STUDY 1

Aims were to replicate earlier findings and seek supportive evidence for the treatment of co-morbid health anxiety in CFS/ME. More specifically, to (a) identify the prevalence of anxiety, depression and health anxiety in CFS/ME and (b) assess the relative impact of health anxiety on the primary outcome measures in treatment for CFS/ME, fatigue and physical functioning.

MethodParticipants

All patients referred within the sampling period were invited to complete questionnaires prior to initial assessment. This formed the battery of measures for the study. Inclusion criteria were: (a) aged 18 or over (b) definite diagnosis of CFS/ME (c) literate in the English language. During the 12 month sampling period, 423 patients were referred to the service. Of those, 283 participants were eligible for participation due to receiving a definite primary diagnosis of CFS/ME (Fig. 1, CONSORT diagram), falling within the age range and indicating sufficient understanding of the English language. Sixty-one percent (N = 172) both consented and completed the SHAI; the remaining declined without reason. Standard imputation methods were required for missing data in eight cases.

Fig. 1.

CONSORT diagram of CFS/ME health anxiety prevalence study.

(0.39MB).

As described in Table 1, the final sample were mostly female, white British with ages ranging from 17-70 years. Months since onset of fatigue was available for 135 participants (78%) and ranged from 5-312 months, with a mean duration of 60 months. Age and months since onset were correlated using Spearman’s Rho (due to lack of normality in the data and multimodal distribution) however no significant association was found (rs=.14, p= .93) and therefore not further controlled for. Of those who responded to the demographic assessment questions on co-morbidity (average of 64% across questions), 30% indicated comorbid migraine, 41.5% irritable bowel syndrome, 16.5% fibromyalgia; <1% chronic regional pain disorder, 44.2% anxiety, depression 48% and ‘other’ co-morbidities uncategorised 28.4% (n = 29). The latter included pain related disorders (n=12), neurological problems (n=4), mental health diagnosis (n=4), and vitamin deficiencies (n=3).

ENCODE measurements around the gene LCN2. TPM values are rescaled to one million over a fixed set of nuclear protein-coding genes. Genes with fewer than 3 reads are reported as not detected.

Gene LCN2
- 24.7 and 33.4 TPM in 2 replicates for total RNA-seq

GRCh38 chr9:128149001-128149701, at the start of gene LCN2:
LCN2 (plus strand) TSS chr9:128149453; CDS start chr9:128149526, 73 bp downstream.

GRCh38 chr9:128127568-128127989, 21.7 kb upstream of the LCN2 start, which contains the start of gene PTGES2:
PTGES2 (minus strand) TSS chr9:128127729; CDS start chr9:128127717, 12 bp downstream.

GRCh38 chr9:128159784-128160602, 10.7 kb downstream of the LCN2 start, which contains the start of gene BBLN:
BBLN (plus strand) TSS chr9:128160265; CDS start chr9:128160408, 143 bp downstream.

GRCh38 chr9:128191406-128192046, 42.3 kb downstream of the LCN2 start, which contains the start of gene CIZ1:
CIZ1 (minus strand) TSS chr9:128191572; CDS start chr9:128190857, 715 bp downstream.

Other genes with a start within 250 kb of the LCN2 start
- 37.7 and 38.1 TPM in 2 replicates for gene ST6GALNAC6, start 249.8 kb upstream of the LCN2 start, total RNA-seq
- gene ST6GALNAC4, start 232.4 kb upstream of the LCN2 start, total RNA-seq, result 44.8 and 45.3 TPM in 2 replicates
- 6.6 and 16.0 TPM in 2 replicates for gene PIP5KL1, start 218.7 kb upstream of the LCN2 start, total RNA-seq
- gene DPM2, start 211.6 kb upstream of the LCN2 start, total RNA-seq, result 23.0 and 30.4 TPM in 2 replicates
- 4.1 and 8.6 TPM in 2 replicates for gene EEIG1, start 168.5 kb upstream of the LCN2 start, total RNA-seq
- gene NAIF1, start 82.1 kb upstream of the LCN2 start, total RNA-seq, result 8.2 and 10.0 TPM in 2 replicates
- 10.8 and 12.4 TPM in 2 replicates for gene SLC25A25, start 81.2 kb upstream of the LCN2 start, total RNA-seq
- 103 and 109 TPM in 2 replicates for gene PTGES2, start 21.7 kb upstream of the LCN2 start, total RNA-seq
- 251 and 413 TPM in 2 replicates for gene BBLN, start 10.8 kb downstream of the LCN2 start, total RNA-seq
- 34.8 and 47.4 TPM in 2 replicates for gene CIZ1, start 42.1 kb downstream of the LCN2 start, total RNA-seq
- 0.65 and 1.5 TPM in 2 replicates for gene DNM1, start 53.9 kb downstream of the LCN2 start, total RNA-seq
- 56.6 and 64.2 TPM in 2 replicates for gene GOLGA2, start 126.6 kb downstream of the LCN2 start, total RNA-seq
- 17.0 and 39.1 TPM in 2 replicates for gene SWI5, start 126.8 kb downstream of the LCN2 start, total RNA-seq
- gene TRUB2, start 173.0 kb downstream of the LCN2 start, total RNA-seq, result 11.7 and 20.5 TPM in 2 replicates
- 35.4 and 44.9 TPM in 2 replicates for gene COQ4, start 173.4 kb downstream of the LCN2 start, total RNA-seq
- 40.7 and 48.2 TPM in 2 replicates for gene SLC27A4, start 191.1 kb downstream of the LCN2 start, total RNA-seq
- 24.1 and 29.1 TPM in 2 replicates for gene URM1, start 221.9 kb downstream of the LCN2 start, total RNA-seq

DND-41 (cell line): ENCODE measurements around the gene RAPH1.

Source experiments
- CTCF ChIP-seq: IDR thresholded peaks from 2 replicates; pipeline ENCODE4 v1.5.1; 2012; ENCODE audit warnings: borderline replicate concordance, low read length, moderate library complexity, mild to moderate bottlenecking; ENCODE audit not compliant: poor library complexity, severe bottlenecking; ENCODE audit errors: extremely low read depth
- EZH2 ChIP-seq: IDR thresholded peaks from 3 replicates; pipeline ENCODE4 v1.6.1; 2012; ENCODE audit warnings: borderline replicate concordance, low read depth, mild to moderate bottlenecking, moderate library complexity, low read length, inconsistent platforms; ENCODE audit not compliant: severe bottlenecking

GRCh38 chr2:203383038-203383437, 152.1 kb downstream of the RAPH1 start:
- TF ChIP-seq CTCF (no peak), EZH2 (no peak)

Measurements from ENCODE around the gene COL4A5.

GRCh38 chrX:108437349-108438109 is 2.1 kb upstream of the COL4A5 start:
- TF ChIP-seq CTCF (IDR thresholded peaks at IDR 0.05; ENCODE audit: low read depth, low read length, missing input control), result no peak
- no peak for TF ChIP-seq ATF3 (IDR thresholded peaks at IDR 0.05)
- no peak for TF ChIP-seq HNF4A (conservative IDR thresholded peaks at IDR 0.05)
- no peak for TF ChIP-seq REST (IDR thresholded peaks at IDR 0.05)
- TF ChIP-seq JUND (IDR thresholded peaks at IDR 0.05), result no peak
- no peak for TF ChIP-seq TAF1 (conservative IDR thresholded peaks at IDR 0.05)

Table 1.

Demographic and clinical variables for Study 1 and Study 2.

  Study 1N < 172Mean (SD)  Study 2N = 10Median (IQR) 
Age (years)  38.6 (12.7)  32 (12.41) 
Female, n (%)  147 (86%)  10 (100%) 
Median duration of illness, months (IQR)  59.55 (14, 72)  36 (12–96) 
British ethnicity  167 (97%)  10 (100%) 
SHAI  16.65 (6.45)  26.3 
Number of Pts reaching case level SHAI (%)  41.9  100 
HADS-A  9.73 (4.45)  12 
Number of Pts with HADS-A (%) score >11  40.7  80 
HADS-D  9.36 (4.06)  8.8 
Number of Pts with HADS-D (%) score >11  38.6  40 
Chalder fatigue questionnaire  27.11 (4.71)  10.5 
SF-36  45.18 (25.91)  39.3 

Note. SD: Standard Deviation; IQR: Interquartile Range; SHAI: Short Health Anxiety Inventory; HADS-A: Hospital Anxiety and Depression Scale-Anxiety; HADS-D: Hospital Anxiety and Depression Scale-Depression; SF-36: Short-Form-36.

Instruments

Information regarding demographic and existing medical information was collected using the routine clinic assessment form. In addition to this, the questionnaire battery included the following standardised instruments.

The 11-item Chalder Fatigue Questionnaire (Chalder et al., 1993) measures physical and mental fatigue. Reliability and validity of this measure is supported in CFS/ME (Deale, Chalder, Marks, & Wessely, 1997). The 0-3 scoring method was used as it is considered more sensitive to change.

The 14-item Hospital Anxiety and Depression Scale (HADS; Zigmond & Snaith, 1983) measures anxiety and depression in two sub-scales. Reliability has been demonstrated CFS/ME samples (α=.80, .84 respectively) (Daniels et al., 2017).